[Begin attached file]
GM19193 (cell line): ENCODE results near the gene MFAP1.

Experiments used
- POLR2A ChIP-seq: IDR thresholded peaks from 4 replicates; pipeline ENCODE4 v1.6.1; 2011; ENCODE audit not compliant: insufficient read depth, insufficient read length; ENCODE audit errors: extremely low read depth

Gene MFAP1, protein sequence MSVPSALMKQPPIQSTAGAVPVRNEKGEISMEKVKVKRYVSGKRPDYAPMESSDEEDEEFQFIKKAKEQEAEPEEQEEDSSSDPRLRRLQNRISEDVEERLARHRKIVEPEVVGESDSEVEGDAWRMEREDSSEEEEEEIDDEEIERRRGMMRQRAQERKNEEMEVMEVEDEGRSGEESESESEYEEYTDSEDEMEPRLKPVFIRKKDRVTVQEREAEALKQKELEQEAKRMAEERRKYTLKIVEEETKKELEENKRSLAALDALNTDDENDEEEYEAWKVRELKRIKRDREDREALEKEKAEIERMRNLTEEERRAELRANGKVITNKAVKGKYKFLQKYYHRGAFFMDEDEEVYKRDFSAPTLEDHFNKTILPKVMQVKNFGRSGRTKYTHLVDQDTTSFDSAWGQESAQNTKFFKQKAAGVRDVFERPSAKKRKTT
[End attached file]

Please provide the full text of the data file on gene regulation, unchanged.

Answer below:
GM19193 (cell line): ENCODE results near the gene MFAP1.

Experiments used
- POLR2A ChIP-seq: IDR thresholded peaks from 4 replicates; pipeline ENCODE4 v1.6.1; 2011; ENCODE audit not compliant: insufficient read depth, insufficient read length; ENCODE audit errors: extremely low read depth

Gene MFAP1, protein sequence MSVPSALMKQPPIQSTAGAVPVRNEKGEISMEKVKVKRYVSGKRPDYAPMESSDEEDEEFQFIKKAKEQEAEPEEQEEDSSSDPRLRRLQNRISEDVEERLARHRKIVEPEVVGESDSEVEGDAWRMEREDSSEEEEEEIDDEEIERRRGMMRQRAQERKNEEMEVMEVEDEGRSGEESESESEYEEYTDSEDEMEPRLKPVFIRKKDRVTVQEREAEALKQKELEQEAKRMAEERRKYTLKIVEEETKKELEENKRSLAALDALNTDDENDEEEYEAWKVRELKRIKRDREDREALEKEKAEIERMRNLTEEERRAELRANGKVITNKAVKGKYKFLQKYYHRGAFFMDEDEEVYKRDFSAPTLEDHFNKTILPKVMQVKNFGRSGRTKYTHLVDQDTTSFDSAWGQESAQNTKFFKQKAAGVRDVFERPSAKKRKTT